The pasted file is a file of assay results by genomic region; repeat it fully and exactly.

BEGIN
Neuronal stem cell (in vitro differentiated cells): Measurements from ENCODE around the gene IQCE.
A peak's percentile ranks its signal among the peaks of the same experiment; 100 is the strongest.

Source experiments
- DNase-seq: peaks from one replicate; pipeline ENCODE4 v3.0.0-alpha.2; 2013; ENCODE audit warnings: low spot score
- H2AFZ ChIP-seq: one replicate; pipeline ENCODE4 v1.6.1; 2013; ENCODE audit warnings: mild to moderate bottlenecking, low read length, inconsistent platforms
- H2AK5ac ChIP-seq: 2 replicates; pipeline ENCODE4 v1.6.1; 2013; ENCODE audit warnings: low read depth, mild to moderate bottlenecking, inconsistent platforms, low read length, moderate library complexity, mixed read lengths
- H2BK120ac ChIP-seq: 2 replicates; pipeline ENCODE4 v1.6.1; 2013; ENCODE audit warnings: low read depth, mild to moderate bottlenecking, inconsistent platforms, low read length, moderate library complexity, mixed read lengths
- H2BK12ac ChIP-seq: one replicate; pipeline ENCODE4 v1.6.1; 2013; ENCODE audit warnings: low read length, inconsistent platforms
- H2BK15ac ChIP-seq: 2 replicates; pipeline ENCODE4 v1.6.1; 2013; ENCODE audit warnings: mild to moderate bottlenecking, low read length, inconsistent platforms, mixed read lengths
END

Neuronal stem cell (in vitro differentiated cells): Measurements from ENCODE around the gene IQCE.
A peak's percentile ranks its signal among the peaks of the same experiment; 100 is the strongest.

Source experiments
- DNase-seq: peaks from one replicate; pipeline ENCODE4 v3.0.0-alpha.2; 2013; ENCODE audit warnings: low spot score
- H2AFZ ChIP-seq: one replicate; pipeline ENCODE4 v1.6.1; 2013; ENCODE audit warnings: mild to moderate bottlenecking, low read length, inconsistent platforms
- H2AK5ac ChIP-seq: 2 replicates; pipeline ENCODE4 v1.6.1; 2013; ENCODE audit warnings: low read depth, mild to moderate bottlenecking, inconsistent platforms, low read length, moderate library complexity, mixed read lengths
- H2BK120ac ChIP-seq: 2 replicates; pipeline ENCODE4 v1.6.1; 2013; ENCODE audit warnings: low read depth, mild to moderate bottlenecking, inconsistent platforms, low read length, moderate library complexity, mixed read lengths
- H2BK12ac ChIP-seq: one replicate; pipeline ENCODE4 v1.6.1; 2013; ENCODE audit warnings: low read length, inconsistent platforms
- H2BK15ac ChIP-seq: 2 replicates; pipeline ENCODE4 v1.6.1; 2013; ENCODE audit warnings: mild to moderate bottlenecking, low read length, inconsistent platforms, mixed read lengths